Summary:This study assessed trends in HIV seroprevalence and needle-sharing behaviors among Puerto Rican injection drug users (IDUs) in Puerto Rico and New York. Data from two studies of IDUs conducted from 1992 through 1995 and 1998 through 1999 in Bayamón, Puerto Rico, and East Harlem, New York, were examined to assess trends over this period. Separate analyses were conducted for IDUs who were current crack smokers. Significant decreasing trends in seroprevalence were found among IDUs in the New York and Puerto Rico samples (p < .001). Significant decreasing trends in receptive and distributive needle sharing were found in the New York sample, and a significant decline in receptive sharing was found in the Puerto Rico sample. Overall, higher levels of needle-sharing behaviors were reported in Puerto Rico compared with New York. Decreasing trends in needle sharing and seroprevalence in both communities are an encouraging finding. Ongoing epidemiologic studies to monitor the epidemic and continued prevention efforts to help maintain or further these declines are needed, particularly to address the higher rates of needle sharing in Puerto Rico.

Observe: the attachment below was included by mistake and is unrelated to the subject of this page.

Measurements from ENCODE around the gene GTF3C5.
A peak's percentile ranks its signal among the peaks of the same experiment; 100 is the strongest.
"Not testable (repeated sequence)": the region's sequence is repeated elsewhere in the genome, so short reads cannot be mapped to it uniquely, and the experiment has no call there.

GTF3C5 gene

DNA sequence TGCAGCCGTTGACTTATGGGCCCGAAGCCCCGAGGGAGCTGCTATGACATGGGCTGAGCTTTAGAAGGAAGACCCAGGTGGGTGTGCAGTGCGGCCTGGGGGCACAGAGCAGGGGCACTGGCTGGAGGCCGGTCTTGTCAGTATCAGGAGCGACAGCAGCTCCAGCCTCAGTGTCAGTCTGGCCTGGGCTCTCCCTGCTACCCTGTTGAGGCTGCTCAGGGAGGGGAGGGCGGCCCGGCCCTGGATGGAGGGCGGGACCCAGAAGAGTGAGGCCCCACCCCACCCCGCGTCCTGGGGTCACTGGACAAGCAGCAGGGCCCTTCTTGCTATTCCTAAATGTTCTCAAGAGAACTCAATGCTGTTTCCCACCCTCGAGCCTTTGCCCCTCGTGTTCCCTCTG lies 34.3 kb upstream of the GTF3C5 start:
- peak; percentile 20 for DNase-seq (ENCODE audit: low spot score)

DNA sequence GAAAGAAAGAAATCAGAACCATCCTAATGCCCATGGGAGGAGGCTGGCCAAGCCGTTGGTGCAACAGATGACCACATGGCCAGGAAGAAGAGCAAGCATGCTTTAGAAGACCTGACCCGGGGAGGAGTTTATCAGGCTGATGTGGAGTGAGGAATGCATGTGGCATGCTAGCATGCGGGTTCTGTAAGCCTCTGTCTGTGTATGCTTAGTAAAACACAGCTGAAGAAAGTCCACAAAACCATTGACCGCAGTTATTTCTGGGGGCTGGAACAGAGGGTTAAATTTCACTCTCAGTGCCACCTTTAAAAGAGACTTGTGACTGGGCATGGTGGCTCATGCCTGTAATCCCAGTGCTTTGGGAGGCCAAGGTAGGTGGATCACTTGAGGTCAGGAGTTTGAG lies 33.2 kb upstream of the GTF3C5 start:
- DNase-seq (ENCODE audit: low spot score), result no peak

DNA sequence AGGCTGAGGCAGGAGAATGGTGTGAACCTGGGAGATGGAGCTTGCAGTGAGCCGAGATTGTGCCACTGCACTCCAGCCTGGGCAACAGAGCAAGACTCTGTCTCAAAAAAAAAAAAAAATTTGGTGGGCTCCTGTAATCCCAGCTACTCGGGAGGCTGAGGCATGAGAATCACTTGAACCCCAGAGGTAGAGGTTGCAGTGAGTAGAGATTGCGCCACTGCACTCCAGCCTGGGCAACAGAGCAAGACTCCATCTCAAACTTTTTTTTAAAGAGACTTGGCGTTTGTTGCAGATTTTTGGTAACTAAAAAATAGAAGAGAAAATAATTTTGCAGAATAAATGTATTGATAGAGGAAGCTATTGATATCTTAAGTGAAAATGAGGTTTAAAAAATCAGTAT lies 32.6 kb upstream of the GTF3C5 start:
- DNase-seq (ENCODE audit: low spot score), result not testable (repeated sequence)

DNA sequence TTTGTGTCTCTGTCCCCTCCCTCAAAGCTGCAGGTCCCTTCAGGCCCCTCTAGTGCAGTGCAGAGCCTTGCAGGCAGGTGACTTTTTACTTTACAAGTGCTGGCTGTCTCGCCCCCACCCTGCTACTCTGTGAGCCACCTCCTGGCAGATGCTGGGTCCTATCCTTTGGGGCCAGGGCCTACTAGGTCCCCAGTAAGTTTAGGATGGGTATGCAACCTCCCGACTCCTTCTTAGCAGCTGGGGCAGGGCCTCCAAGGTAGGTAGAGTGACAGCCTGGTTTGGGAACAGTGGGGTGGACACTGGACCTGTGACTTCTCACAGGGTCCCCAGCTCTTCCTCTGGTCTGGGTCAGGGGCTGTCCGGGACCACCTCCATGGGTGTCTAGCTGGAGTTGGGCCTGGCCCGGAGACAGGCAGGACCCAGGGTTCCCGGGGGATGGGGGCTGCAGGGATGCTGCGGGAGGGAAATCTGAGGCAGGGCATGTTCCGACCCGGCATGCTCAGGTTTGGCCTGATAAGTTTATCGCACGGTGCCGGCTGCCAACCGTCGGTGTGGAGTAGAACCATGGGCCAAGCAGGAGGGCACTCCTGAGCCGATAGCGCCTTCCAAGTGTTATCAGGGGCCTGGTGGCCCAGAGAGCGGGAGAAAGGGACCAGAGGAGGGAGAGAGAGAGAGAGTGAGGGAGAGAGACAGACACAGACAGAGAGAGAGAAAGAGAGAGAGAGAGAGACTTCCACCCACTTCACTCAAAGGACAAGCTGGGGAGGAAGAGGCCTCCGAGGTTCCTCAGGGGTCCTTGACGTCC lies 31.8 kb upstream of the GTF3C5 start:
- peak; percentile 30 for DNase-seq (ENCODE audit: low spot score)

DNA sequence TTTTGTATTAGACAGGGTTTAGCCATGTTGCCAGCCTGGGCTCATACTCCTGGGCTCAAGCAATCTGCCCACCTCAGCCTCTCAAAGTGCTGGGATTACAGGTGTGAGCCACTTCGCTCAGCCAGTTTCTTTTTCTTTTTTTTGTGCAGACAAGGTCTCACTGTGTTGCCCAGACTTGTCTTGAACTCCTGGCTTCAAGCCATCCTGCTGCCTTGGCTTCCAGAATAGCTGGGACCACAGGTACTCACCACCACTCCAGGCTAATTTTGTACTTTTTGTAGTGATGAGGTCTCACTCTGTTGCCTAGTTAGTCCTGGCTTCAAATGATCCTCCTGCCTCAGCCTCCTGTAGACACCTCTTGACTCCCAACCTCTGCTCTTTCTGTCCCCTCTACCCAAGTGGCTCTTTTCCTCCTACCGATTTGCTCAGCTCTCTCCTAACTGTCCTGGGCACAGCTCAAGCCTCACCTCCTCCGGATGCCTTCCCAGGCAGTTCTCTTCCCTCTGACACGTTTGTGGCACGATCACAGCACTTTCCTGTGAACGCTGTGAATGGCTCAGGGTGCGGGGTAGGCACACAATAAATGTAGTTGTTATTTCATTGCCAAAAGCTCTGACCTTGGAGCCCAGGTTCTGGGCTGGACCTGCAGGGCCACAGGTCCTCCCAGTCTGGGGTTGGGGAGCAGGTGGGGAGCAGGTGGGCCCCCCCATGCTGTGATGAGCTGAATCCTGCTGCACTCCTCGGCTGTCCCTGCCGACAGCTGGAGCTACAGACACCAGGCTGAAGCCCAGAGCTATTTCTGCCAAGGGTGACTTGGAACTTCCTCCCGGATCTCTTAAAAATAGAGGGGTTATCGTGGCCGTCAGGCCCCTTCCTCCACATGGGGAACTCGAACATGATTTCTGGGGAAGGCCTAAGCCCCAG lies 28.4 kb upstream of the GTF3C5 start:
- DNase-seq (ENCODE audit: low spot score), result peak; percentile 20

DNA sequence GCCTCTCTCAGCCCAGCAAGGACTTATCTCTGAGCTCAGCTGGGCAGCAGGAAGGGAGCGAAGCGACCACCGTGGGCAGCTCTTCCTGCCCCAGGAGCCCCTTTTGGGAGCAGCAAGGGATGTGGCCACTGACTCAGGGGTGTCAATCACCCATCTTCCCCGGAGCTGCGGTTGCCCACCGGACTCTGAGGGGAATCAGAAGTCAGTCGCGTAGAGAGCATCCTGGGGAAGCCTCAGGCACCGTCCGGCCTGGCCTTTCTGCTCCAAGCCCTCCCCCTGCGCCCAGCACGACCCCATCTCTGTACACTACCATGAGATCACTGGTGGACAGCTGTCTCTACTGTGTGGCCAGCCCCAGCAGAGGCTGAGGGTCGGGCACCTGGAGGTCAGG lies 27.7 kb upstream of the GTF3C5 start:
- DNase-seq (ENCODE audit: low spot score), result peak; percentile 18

Address correspondence and reprint requests to Sherry Deren, Center for Drug Use and HIV Research, National Development and Research Institutes, Two World Trade Center, 16th Floor, New York, NY 10048, U.S.A.
Manuscript received March 20, 2000; accepted October 31, 2000.
© 2001 Lippincott Williams & Wilkins, Inc.